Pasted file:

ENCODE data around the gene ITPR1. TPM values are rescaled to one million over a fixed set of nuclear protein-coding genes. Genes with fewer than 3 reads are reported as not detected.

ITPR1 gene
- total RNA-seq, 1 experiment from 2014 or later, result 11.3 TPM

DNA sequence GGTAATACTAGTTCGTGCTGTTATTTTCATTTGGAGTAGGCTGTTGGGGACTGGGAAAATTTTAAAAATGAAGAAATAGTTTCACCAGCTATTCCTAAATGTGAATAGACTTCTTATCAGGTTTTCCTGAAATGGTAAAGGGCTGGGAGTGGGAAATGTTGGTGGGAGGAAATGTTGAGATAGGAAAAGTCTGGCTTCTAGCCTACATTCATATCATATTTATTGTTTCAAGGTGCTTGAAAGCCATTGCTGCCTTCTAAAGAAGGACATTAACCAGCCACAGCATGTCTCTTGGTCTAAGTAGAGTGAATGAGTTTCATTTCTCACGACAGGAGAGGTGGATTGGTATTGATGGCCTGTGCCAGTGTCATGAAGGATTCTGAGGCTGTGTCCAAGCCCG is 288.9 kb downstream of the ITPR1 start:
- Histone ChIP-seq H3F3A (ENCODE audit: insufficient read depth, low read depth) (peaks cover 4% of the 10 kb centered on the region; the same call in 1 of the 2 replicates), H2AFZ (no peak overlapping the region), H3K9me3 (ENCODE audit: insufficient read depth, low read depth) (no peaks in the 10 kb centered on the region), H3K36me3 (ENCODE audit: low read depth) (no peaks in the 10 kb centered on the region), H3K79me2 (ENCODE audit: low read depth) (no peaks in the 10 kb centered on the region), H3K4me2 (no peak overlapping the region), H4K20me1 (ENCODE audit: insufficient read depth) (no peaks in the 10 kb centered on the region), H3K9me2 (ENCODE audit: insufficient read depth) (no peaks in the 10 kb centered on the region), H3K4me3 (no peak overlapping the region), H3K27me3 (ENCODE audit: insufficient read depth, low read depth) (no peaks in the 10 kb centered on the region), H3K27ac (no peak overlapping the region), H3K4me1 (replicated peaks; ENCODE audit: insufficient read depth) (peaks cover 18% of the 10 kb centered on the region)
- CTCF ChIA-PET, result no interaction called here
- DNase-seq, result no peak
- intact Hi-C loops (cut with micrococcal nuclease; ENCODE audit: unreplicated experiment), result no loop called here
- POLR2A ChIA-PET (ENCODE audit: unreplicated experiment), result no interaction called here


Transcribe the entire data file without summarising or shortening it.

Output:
ENCODE data around the gene ITPR1. TPM values are rescaled to one million over a fixed set of nuclear protein-coding genes. Genes with fewer than 3 reads are reported as not detected.

ITPR1 gene
- total RNA-seq, 1 experiment from 2014 or later, result 11.3 TPM

DNA sequence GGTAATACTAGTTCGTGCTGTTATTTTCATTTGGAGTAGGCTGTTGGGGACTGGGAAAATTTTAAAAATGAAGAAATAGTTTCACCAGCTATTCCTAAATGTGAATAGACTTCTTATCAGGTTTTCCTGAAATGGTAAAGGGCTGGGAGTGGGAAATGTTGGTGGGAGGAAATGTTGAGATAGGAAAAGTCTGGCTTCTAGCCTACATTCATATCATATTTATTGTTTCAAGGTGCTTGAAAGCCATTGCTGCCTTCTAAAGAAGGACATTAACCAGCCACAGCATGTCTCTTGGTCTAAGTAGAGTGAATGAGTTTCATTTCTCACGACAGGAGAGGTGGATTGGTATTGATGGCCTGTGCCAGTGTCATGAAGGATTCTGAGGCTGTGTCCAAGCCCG is 288.9 kb downstream of the ITPR1 start:
- Histone ChIP-seq H3F3A (ENCODE audit: insufficient read depth, low read depth) (peaks cover 4% of the 10 kb centered on the region; the same call in 1 of the 2 replicates), H2AFZ (no peak overlapping the region), H3K9me3 (ENCODE audit: insufficient read depth, low read depth) (no peaks in the 10 kb centered on the region), H3K36me3 (ENCODE audit: low read depth) (no peaks in the 10 kb centered on the region), H3K79me2 (ENCODE audit: low read depth) (no peaks in the 10 kb centered on the region), H3K4me2 (no peak overlapping the region), H4K20me1 (ENCODE audit: insufficient read depth) (no peaks in the 10 kb centered on the region), H3K9me2 (ENCODE audit: insufficient read depth) (no peaks in the 10 kb centered on the region), H3K4me3 (no peak overlapping the region), H3K27me3 (ENCODE audit: insufficient read depth, low read depth) (no peaks in the 10 kb centered on the region), H3K27ac (no peak overlapping the region), H3K4me1 (replicated peaks; ENCODE audit: insufficient read depth) (peaks cover 18% of the 10 kb centered on the region)
- CTCF ChIA-PET, result no interaction called here
- DNase-seq, result no peak
- intact Hi-C loops (cut with micrococcal nuclease; ENCODE audit: unreplicated experiment), result no loop called here
- POLR2A ChIA-PET (ENCODE audit: unreplicated experiment), result no interaction called here